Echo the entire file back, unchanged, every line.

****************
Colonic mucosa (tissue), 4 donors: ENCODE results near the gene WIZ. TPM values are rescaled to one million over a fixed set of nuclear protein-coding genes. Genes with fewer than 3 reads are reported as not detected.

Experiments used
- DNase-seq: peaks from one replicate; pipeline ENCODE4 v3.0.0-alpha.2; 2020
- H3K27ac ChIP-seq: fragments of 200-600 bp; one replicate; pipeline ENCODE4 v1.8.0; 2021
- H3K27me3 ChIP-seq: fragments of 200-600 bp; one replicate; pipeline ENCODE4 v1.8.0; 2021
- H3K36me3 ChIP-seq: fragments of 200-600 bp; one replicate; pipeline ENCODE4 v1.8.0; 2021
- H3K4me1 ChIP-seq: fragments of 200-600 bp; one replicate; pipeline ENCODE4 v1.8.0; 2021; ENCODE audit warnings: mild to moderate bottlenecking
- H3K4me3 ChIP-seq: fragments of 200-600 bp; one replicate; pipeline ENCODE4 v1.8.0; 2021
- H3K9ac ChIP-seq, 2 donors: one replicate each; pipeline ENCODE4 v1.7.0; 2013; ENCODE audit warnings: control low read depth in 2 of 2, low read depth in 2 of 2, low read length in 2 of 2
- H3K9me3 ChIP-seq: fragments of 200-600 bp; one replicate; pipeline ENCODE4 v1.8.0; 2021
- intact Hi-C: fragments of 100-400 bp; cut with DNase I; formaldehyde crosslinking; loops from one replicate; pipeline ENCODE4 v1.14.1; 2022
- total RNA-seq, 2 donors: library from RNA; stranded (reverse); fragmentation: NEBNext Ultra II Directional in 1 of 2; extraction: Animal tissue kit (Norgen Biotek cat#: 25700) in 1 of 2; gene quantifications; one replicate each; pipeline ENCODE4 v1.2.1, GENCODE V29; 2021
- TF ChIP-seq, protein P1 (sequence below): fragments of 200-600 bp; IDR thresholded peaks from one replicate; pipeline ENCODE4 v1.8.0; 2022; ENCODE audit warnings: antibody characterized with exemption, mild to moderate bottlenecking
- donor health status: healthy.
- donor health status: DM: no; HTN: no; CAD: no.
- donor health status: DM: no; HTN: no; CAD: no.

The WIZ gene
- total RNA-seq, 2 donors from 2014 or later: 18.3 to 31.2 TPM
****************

Colonic mucosa (tissue), 4 donors: ENCODE results near the gene WIZ. TPM values are rescaled to one million over a fixed set of nuclear protein-coding genes. Genes with fewer than 3 reads are reported as not detected.

Experiments used
- DNase-seq: peaks from one replicate; pipeline ENCODE4 v3.0.0-alpha.2; 2020
- H3K27ac ChIP-seq: fragments of 200-600 bp; one replicate; pipeline ENCODE4 v1.8.0; 2021
- H3K27me3 ChIP-seq: fragments of 200-600 bp; one replicate; pipeline ENCODE4 v1.8.0; 2021
- H3K36me3 ChIP-seq: fragments of 200-600 bp; one replicate; pipeline ENCODE4 v1.8.0; 2021
- H3K4me1 ChIP-seq: fragments of 200-600 bp; one replicate; pipeline ENCODE4 v1.8.0; 2021; ENCODE audit warnings: mild to moderate bottlenecking
- H3K4me3 ChIP-seq: fragments of 200-600 bp; one replicate; pipeline ENCODE4 v1.8.0; 2021
- H3K9ac ChIP-seq, 2 donors: one replicate each; pipeline ENCODE4 v1.7.0; 2013; ENCODE audit warnings: control low read depth in 2 of 2, low read depth in 2 of 2, low read length in 2 of 2
- H3K9me3 ChIP-seq: fragments of 200-600 bp; one replicate; pipeline ENCODE4 v1.8.0; 2021
- intact Hi-C: fragments of 100-400 bp; cut with DNase I; formaldehyde crosslinking; loops from one replicate; pipeline ENCODE4 v1.14.1; 2022
- total RNA-seq, 2 donors: library from RNA; stranded (reverse); fragmentation: NEBNext Ultra II Directional in 1 of 2; extraction: Animal tissue kit (Norgen Biotek cat#: 25700) in 1 of 2; gene quantifications; one replicate each; pipeline ENCODE4 v1.2.1, GENCODE V29; 2021
- TF ChIP-seq, protein P1 (sequence below): fragments of 200-600 bp; IDR thresholded peaks from one replicate; pipeline ENCODE4 v1.8.0; 2022; ENCODE audit warnings: antibody characterized with exemption, mild to moderate bottlenecking
- donor health status: healthy.
- donor health status: DM: no; HTN: no; CAD: no.
- donor health status: DM: no; HTN: no; CAD: no.

The WIZ gene
- total RNA-seq, 2 donors from 2014 or later: 18.3 to 31.2 TPM